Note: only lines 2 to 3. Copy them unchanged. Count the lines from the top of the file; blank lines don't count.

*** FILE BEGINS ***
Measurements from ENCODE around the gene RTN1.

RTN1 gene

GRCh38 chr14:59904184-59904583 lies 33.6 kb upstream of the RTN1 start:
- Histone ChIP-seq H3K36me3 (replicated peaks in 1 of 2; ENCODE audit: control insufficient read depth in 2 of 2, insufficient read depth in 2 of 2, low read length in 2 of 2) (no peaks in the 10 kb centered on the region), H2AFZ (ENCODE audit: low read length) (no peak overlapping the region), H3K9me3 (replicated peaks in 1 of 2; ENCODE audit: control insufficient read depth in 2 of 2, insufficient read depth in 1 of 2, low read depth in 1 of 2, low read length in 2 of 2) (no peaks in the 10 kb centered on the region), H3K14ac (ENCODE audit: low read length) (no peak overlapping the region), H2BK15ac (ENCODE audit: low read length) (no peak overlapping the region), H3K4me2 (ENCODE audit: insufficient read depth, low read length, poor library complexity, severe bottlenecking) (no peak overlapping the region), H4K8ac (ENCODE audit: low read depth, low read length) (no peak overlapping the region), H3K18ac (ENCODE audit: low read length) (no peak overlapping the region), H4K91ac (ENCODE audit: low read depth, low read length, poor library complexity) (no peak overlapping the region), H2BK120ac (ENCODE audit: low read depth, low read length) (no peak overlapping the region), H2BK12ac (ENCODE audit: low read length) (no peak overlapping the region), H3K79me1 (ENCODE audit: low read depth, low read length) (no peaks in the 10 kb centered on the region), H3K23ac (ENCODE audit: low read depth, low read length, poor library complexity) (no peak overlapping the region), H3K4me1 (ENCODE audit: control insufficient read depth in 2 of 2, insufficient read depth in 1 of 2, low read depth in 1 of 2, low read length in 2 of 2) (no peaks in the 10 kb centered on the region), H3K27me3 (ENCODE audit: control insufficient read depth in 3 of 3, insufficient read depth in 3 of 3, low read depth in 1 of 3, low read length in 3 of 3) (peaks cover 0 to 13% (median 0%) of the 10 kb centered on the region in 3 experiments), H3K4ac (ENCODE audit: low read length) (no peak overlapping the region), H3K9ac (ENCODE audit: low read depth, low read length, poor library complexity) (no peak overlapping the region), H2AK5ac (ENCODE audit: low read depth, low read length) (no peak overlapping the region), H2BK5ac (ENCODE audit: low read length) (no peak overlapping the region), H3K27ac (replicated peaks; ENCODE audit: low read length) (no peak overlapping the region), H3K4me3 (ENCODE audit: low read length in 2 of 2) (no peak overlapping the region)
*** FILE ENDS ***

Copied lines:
RTN1 gene

GRCh38 chr14:59904184-59904583 lies 33.6 kb upstream of the RTN1 start: